I’ve been studying a lot of photographers lately, and one of my favorites from the very early years of modern photography is Man Ray. Trained as a painter, he brought that approach over to photography, and applied various effects to his images that were groundbreaking. One of his favorite effects was Solarization.
In order to solarize an image in the darkroom, you expose your plate or paper correctly for the image, and then you remove the negative from your enlarger and shoot the plate or paper with just raw light for a brief interval. This added light would “push” everything in the image, light gray areas would become dark gray. White areas become off white. Shadow areas often become lighter than expected. It’s an interesting technique for a surreal feeling image. And of course, a master of the darkroom like Man Ray could block that raw light from hitting all of the plate or paper, thereby selectively solarizing the image, applying the effect only where he wants it to be.
Inspired by Man Ray’s work in this area, I wanted to try some solarization of my own. Of course, I work 90% of the time in digital, and don’t have a darkroom in which to attempt solarization the way Man Ray did. But I do have Photoshop, and there are several ways to Solarize in Photoshop.
I started out with a fairly simple image I took a few days ago… I was testing out a new type of light and wanted to see how well it performed in a high key setting. It did allright, I got this image from it:
It’s not bad, but a kind of boring image all in all. Dropping it into Photoshop I immediately duplicated it and applied Photoshop’s Solarize filter on it. I’ve never been all that big of a fan of Photoshop’s solarize filter…. it has very little flexibility to it, and is sort of a one button trick. So I wasn’t expecting much out of it, and sure enough, I didn’t get a lot out of it. Here’s the result:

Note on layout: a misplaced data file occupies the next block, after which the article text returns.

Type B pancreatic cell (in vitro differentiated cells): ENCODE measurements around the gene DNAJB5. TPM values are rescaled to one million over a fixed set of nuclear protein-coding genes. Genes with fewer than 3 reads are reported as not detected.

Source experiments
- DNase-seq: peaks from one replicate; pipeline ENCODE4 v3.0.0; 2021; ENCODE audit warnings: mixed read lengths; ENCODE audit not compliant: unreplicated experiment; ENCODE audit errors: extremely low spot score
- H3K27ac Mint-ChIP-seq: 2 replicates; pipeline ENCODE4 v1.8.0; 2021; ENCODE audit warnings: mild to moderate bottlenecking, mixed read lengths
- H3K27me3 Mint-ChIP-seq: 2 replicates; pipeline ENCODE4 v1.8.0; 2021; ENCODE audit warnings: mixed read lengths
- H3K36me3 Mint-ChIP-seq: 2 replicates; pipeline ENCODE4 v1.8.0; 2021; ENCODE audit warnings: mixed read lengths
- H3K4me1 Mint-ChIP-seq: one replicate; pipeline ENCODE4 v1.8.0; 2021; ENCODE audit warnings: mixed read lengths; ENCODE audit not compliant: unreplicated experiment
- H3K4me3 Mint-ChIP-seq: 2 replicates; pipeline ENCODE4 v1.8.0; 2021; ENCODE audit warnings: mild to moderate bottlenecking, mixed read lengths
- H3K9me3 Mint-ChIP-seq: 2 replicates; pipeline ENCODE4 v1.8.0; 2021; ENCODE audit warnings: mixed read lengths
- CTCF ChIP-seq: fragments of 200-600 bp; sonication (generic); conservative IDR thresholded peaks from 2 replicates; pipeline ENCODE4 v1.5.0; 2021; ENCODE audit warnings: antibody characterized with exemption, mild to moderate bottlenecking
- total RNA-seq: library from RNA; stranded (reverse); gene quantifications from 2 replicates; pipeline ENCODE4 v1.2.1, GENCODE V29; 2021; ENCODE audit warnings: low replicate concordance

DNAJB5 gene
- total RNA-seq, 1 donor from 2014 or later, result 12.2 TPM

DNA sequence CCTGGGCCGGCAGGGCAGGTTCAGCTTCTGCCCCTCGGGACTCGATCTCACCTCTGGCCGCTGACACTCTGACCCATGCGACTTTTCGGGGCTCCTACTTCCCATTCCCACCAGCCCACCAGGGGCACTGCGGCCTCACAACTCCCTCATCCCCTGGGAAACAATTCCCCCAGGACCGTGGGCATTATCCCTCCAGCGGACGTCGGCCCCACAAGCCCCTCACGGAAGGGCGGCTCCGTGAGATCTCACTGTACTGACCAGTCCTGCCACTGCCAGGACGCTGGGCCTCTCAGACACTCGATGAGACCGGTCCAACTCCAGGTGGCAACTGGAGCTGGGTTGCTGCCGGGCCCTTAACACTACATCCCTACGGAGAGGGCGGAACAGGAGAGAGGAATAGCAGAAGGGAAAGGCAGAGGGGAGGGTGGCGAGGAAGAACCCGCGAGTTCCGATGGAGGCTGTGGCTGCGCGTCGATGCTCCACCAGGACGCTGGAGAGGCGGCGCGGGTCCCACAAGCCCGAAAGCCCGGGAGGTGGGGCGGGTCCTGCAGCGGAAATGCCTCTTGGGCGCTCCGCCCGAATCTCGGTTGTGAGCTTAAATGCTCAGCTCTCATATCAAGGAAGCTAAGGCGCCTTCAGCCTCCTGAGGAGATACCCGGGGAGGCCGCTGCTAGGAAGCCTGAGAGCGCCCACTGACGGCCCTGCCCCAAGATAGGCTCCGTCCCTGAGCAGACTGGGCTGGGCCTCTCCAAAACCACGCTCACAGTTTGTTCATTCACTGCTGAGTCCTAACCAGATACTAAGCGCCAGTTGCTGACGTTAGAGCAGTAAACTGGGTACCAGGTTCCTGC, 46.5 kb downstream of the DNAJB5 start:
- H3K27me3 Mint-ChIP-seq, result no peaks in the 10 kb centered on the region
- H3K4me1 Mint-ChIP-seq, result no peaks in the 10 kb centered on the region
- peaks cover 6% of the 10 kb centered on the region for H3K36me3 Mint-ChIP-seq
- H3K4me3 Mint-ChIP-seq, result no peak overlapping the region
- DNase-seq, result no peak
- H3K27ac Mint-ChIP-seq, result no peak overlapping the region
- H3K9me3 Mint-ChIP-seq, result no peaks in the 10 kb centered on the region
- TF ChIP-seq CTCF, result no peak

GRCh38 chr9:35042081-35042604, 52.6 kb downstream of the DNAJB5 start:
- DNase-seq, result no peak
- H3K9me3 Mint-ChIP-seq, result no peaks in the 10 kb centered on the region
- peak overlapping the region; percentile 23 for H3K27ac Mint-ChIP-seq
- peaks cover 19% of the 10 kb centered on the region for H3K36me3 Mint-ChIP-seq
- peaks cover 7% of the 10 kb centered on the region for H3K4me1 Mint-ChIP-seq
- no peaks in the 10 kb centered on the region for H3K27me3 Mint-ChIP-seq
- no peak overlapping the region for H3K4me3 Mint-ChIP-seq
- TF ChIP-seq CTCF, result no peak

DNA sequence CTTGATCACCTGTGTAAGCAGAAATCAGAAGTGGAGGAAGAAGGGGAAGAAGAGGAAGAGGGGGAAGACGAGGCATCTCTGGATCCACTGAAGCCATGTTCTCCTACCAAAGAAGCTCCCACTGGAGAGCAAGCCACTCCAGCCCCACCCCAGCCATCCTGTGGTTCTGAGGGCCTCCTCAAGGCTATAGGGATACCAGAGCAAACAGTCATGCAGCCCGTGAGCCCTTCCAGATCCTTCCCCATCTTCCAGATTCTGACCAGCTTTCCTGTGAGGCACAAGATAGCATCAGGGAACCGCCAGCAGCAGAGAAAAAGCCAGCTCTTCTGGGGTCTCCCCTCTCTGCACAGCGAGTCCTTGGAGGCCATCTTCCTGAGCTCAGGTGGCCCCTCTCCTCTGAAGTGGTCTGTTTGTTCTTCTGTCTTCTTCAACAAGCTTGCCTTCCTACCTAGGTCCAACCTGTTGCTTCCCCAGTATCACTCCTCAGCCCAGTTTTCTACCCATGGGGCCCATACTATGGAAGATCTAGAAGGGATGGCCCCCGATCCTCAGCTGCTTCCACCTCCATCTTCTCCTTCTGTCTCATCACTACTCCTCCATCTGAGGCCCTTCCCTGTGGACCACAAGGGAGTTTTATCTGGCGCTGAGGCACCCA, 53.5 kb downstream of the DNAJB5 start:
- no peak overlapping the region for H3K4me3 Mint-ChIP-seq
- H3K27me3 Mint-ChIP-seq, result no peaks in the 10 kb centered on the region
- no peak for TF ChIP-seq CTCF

Pretty terrible, right? Yeah, I thought so too. Into the trash it went. I knew I wanted a high contrast result, with a lot of blacks that become white and that sweet silvery skin tone that you often see in Man Ray’s work. So I opened up a Gradient Map adjustment later and started playing around with it. This approach is pretty much just trial and error. I would create a new node on the gradient map and then just assign a tone to it… see if I liked it or not, and then change or move the node left or right, brighter or darker. The settings I eventually wound up with were:
These settings gave me a slick silvery look, very high contrast and gritty. I found some areas were going too far so I wound up masking off parts of the effect from areas like the sweatshirt and my neck. Then I did a quick bit of Dodging and Burning to get the tones where I wanted them and I wound up with this image, the finished product:
Now, those settings on the Gradient Map won’t work for every image. You’re going to need to come up with new settings for every image you put through this process, and that’s great because you won’t get the same result twice. My beginning image was fairly low contrast, and these settings bumped that contrast up really fast. If my starting point had been more contrasty this might’ve been too much, and different adjustments would’ve been required.
I encourage you to play with this technique. It’s a lot of fun, and obviously I’m just scratching the surface of what’s possible. Explore!